Likewise chained to Dublin is the unfortunate character in “Eveline” of the same name. Only nineteen, she has taken on the burden of catering for her family, in the absence of her deceased mother, in an inappreciative and demoralizing environment. On the other hand, she is fianced to a good man with a hopeful future who will take her to Buenos Ayres “where he had a home waiting for her” (26). Accordingly, she has every reason to leave for both motive and optimistic alternative, and mulls over it perpetually: “Escape! She must escape! Frank would save her. He would give her life, perhaps love, too. But she wanted to live. Why should she be unhappy? She had a right to happiness” (26). In the moment of her departure with her lover, she experiences a “nausea in her body” (28) and stops. “All the seas of the world tumbled about her heart. He was drawing her into them: he would drown her. She gripped with both hands at the iron railing” (28). She is taken by the psychological paralysis which presides over her conscience and desires. She is physically paralyzed, unable to move forward, to step into another existence that will free her of her oppressive existence in Dublin. She is too scared to leave Ireland, and possibly pressured by the social mores of her society which force her to reassume the role of matron in her household. Regardless of its optimism, she is scared of an uncertain future, and clings to the certain but dismal. Unlike the child in “Araby”, who is too young to escape or to do anything about his poverty, Eveline is given a chance to escape but declines it. Dublin possesses her.
If callowness and psychological dilemma and fear were enough for paralysis, the force of moral and societal repercussions are equally if not more powerful in “The Boarding House”. Mr. Doran is trapped and manipulated by Mrs. Mooney into marriage with her daughter, of whom he has had an affair. He finds himself coerced to marry Polly because of the damning consequences news of this affair would have on his reputation and stature in society. “The affair would be sure to be talked of and his employer would be certain to hear of it. Dublin is such a small city: everyone knows everyone else’s business?All his long years of service gone for nothing! All his industry and diligence thrown away!” (49). His job, his reputation, and his religious guilt from the affair merge to rob him of choice. He does not love her, and insists to “remain free” and “not to marry” (49), but must do so as not to lose face: holy matrimony becomes oppressive societal manipulation. Although he is fully cognizant that “he?[is]?being had” (49), he is interestingly “thankful at being afforded a loophole of reparation” (49) through marriage to Polly. Social mores end up forcing him into manipulative subjugation. Social mores trap Mr. Doran into how he is supposed to be to live in Dublin. Even a successful, influential businessman is reduced to a helpless prisoner of his society’s moralistic traps. No one is spared of the societal paralysis Dublin imposes upon its people, regardless of maturity or stature.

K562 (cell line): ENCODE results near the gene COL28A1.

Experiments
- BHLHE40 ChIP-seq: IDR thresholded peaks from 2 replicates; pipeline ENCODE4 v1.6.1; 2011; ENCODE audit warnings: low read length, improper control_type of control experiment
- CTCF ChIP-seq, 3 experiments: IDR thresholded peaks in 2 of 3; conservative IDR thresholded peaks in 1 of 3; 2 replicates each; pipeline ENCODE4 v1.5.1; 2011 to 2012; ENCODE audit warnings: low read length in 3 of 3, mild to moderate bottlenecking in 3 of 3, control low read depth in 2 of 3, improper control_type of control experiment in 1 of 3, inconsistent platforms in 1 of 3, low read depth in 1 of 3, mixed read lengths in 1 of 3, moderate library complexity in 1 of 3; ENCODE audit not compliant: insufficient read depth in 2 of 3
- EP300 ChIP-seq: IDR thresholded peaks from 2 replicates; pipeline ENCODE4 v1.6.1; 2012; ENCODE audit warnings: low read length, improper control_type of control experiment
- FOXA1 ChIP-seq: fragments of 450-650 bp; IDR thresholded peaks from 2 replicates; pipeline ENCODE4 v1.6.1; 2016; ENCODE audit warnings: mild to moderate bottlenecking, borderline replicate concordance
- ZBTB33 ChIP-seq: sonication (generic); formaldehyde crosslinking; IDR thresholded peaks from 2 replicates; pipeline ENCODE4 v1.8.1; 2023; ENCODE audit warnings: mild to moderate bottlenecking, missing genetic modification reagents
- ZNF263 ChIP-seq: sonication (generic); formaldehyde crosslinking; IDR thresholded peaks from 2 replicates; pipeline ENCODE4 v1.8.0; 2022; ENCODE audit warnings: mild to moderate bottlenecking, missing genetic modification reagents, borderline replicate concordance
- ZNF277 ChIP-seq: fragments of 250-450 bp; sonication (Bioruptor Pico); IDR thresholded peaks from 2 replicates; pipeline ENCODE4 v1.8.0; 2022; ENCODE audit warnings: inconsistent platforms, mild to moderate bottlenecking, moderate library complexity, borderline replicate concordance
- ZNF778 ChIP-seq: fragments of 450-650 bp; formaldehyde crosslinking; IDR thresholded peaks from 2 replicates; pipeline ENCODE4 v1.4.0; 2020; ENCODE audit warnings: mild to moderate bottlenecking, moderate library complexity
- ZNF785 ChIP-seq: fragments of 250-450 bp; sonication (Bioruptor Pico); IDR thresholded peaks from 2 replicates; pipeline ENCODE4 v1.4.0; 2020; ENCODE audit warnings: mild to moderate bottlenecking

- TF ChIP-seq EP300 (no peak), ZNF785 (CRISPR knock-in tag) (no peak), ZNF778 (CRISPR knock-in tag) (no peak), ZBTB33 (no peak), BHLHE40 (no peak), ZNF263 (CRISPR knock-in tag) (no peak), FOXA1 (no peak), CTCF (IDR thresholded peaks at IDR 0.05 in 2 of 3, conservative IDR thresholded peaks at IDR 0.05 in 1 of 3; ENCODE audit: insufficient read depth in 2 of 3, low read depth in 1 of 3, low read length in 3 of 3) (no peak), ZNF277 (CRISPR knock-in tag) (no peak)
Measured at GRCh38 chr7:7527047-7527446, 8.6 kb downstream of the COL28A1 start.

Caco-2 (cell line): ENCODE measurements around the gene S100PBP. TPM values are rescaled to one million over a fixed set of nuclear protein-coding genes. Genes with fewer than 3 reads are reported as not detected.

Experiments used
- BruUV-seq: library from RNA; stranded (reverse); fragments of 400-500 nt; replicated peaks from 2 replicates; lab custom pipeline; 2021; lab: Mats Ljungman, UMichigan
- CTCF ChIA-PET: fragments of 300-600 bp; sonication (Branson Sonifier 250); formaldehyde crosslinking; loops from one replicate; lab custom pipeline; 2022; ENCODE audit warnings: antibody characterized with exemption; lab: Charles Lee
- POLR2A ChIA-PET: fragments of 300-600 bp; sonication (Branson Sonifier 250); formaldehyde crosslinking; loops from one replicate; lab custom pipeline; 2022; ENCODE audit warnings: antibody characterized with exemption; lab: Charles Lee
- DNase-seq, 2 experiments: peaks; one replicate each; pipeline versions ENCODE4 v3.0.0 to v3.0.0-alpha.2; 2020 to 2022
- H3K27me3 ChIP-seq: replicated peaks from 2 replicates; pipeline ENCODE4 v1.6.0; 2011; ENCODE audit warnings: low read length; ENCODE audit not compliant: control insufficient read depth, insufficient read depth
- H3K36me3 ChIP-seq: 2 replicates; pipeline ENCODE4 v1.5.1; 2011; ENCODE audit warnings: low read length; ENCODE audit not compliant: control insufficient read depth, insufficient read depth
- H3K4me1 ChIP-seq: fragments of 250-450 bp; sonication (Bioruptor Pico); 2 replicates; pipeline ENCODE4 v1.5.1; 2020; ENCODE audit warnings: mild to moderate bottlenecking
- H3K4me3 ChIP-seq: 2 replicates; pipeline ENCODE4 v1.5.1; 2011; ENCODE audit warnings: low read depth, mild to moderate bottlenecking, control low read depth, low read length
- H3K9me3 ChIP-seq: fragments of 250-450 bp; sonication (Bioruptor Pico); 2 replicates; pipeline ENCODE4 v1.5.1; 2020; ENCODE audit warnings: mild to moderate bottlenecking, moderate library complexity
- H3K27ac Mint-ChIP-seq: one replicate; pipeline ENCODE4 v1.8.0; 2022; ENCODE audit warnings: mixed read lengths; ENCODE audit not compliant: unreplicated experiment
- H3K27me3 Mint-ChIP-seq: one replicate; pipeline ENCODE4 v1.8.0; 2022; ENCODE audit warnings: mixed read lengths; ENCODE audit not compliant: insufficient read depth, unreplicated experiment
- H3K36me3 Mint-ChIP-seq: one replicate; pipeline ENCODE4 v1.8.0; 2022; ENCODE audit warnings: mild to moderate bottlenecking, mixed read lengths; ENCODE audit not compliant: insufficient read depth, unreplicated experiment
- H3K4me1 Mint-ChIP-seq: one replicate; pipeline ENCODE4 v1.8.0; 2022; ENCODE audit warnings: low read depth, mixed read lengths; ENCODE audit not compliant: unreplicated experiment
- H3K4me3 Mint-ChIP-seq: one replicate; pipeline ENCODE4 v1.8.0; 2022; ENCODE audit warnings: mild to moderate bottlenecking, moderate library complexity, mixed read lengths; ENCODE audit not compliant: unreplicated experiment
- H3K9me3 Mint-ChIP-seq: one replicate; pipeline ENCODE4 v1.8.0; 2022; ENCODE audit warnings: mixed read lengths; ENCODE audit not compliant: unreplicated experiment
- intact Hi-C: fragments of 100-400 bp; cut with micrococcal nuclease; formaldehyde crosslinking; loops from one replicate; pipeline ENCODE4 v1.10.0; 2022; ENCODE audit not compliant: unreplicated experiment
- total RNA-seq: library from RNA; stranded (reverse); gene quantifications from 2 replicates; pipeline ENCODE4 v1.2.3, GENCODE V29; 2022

Joyce’s Dubliners suggests that it is the stagnating paralysis of his native Dublin that subjugates and imprisons his people. Through his chronicling of the human progression of life and maturity, and the widespread setbacks of poverty, fear of change, moral obligation, and societal repercussions, Joyce reveals to the reader that paralysis is impartial to age in Dublin: all are victims. However, it is important to ask here, does Joyce simply make a statement towards Dublin’s paralysis, or does he also implore change? Although paralysis seems dismal and uneventful, through the need for escape, Joyce does suggest change and that paralysis need not be permanent. One must break free of the social subjugation Dublin imposes upon them and escape. By escaping societal subjugation, by experiencing the outside world, and then later coming back to Dublin as Joyce does, change is eminent.